With so many more employees, units and organizations, the lines of responsibility began to blur. To remedy this, at the recommendation of the bipartisan 9/11 Commission, the George W. Bush administration and Congress decided to create an agency in 2004 with overarching responsibilities called the Office of the Director of National Intelligence (ODNI) to bring the colossal effort under control.

While that was the idea, Washington has its own ways.

The first problem was that the law passed by Congress did not give the director clear legal or budgetary authority over intelligence matters, which meant he wouldn't have power over the individual agencies he was supposed to control.

The second problem: Even before the first director, Ambassador John D. Negroponte, was on the job, the turf battles began. The Defense Department shifted billions of dollars out of one budget and into another so that the ODNI could not touch it, according to two senior officials who watched the process. The CIA reclassified some of its most sensitive information at a higher level so the National Counterterrorism Center staff, part of the ODNI, would not be allowed to see it, said former intelligence officers involved.

And then came a problem that continues to this day, which has to do with the ODNI's rapid expansion.

When it opened in the spring of 2005, Negroponte's office was all of 11 people stuffed into a secure vault with closet-size rooms a block from the White House. A year later, the budding agency moved to two floors of another building. In April 2008, it moved into its huge permanent home, Liberty Crossing.

Today, many officials who work in the intelligence agencies say they remain unclear about what the ODNI is in charge of. To be sure, the ODNI has made some progress, especially in intelligence-sharing, information technology and budget reform. The DNI and his managers hold interagency meetings every day to promote collaboration. The last director, Blair, doggedly pursued such nitty-gritty issues as procurement reform, compatible computer networks, tradecraft standards and collegiality.

But improvements have been overtaken by volume at the ODNI, as the increased flow of intelligence data overwhelms the system's ability to analyze and use it. Every day, collection systems at the National Security Agency intercept and store 1.7 billion e-mails, phone calls and other types of communications. The NSA sorts a fraction of those into 70 separate databases. The same problem bedevils every other intelligence agency, none of which have enough analysts and translators for all this work.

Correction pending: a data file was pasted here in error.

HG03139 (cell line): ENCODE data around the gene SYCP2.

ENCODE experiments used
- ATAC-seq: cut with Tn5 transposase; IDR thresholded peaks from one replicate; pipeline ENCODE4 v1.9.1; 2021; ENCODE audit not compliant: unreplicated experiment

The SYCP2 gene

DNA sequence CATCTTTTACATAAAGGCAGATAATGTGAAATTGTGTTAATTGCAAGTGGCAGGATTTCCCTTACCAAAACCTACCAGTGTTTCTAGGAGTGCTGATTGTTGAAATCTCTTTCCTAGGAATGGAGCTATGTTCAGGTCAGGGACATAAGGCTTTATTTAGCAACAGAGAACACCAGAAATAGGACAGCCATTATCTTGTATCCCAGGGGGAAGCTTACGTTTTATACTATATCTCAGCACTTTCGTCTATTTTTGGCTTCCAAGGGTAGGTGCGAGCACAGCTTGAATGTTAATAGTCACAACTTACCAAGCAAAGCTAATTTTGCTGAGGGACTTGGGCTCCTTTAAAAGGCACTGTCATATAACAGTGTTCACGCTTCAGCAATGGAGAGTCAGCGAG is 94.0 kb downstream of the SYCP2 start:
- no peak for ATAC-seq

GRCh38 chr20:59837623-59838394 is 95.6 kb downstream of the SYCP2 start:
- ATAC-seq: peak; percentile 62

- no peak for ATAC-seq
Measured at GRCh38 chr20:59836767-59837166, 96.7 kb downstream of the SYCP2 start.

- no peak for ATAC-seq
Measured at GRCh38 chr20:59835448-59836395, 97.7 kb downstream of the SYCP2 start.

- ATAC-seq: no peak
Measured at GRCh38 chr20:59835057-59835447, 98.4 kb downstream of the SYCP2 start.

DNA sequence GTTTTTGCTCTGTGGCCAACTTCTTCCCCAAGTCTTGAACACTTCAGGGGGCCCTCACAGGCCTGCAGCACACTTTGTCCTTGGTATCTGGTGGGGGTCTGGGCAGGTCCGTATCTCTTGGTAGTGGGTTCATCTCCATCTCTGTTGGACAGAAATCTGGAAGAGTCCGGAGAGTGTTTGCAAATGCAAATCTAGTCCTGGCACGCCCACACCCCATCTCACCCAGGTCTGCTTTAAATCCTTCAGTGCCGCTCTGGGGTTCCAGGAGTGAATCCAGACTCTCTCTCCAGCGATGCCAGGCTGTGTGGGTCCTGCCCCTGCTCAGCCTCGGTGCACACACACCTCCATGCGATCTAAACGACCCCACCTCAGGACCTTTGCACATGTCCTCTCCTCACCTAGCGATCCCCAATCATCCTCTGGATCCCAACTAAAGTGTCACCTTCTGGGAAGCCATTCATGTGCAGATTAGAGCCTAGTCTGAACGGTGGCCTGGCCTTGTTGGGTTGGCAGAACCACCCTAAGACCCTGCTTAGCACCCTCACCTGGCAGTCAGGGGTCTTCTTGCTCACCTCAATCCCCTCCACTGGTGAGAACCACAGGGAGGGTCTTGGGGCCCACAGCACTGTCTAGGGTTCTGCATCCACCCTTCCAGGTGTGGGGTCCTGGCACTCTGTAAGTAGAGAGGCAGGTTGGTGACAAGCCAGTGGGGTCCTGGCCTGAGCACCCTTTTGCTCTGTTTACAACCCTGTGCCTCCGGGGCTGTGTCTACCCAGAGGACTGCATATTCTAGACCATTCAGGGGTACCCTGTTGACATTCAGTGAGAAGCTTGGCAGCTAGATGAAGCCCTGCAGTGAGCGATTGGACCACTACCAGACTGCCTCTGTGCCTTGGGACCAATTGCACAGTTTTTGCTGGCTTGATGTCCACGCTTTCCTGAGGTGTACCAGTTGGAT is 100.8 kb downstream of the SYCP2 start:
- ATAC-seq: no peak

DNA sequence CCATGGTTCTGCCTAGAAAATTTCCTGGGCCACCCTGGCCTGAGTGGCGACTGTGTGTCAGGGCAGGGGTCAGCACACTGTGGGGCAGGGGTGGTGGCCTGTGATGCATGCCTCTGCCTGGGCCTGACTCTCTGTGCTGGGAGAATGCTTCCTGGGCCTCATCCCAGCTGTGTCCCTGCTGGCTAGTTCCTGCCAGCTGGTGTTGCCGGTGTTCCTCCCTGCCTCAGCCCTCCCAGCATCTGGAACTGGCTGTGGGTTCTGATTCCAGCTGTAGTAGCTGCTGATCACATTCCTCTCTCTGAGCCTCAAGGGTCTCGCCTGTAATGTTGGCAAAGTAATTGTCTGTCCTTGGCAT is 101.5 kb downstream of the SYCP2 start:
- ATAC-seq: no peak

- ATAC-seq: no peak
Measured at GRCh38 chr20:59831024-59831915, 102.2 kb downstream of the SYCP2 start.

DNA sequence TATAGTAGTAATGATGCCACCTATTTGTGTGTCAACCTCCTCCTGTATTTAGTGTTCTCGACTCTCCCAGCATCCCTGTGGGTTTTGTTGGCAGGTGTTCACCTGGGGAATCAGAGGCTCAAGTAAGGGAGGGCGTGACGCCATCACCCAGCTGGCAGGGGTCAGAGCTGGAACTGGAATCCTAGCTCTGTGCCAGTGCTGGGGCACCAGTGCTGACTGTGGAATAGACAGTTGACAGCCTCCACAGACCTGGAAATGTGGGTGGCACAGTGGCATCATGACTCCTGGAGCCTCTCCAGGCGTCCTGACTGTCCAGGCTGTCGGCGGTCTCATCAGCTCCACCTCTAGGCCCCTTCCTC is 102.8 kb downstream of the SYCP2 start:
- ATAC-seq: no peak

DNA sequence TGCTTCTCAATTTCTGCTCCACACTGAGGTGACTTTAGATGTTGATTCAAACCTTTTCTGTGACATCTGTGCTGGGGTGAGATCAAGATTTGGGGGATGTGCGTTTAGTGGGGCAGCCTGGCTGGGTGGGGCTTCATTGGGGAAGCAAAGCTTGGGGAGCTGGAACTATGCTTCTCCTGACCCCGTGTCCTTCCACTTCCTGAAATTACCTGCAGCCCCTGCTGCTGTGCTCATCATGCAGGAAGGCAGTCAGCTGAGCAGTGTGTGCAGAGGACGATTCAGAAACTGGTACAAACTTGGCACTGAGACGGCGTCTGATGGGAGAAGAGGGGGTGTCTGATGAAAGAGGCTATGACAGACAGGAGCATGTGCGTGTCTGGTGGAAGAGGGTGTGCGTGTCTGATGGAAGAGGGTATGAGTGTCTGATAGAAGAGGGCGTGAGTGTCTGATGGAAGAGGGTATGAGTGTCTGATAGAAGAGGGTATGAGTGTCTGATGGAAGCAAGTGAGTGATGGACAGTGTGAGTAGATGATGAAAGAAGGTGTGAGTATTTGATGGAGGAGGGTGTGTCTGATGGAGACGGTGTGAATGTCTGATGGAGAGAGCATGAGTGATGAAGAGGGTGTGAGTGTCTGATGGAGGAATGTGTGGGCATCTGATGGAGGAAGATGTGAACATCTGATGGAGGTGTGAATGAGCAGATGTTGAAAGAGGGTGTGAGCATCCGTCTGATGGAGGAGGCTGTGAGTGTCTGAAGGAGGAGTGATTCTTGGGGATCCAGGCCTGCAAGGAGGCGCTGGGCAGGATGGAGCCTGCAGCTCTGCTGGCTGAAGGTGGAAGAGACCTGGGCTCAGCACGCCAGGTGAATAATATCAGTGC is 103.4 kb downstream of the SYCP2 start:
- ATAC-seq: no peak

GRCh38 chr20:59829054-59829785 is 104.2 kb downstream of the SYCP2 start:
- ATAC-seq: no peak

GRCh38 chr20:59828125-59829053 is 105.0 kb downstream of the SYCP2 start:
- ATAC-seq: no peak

The practical effect of this unwieldiness is visible, on a much smaller scale, in the office of Michael Leiter, the director of the National Counterterrorism Center. Leiter spends much of his day flipping among four computer monitors lined up on his desk. Six hard drives sit at his feet. The data flow is enormous, with dozens of databases feeding separate computer networks that cannot interact with one another.

There is a long explanation for why these databases are still not connected, and it amounts to this: It's too hard, and some agency heads don't really want to give up the systems they have. But there's some progress: "All my e-mail on one computer now," Leiter says. "That's a big deal."

To get another view of how sprawling Top Secret America has become, just head west on the toll road toward Dulles International Airport.

As a Michaels craft store and a Books-A-Million give way to the military intelligence giants Northrop Grumman and Lockheed Martin, find the off-ramp and turn left. Those two shimmering-blue five-story ice cubes belong to the National Geospatial-Intelligence Agency, which analyzes images and mapping data of the Earth's geography. A small sign obscured by a boxwood hedge says so.

Across the street, in the chocolate-brown blocks, is Carahsoft, an intelligence agency contractor specializing in mapping, speech analysis and data harvesting. Nearby is the government's Underground Facility Analysis Center. It identifies overseas underground command centers associated with weapons of mass destruction and terrorist groups, and advises the military on how to destroy them.

Clusters of top-secret work exist throughout the country, but the Washington region is the capital of Top Secret America.

About half of the post-9/11 enterprise is anchored in an arc stretching from Leesburg south to Quantico, back north through Washington and curving northeast to Linthicum, just north of the Baltimore-Washington International Marshall Airport. Many buildings sit within off-limits government compounds or military bases.

Others occupy business parks or are intermingled with neighborhoods, schools and shopping centers and go unnoticed by most people who live or play nearby.

Many of the newest buildings are not just utilitarian offices but also edifices "on the order of the pyramids," in the words of one senior military intelligence officer.

Not far from the Dulles Toll Road, the CIA has expanded into two buildings that will increase the agency's office space by one-third. To the south, Springfield is becoming home to the new $1.8 billion National Geospatial-Intelligence Agency headquarters, which will be the fourth-largest federal building in the area and home to 8,500 employees. Economic stimulus money is paying hundreds of millions of dollars for this kind of federal construction across the region.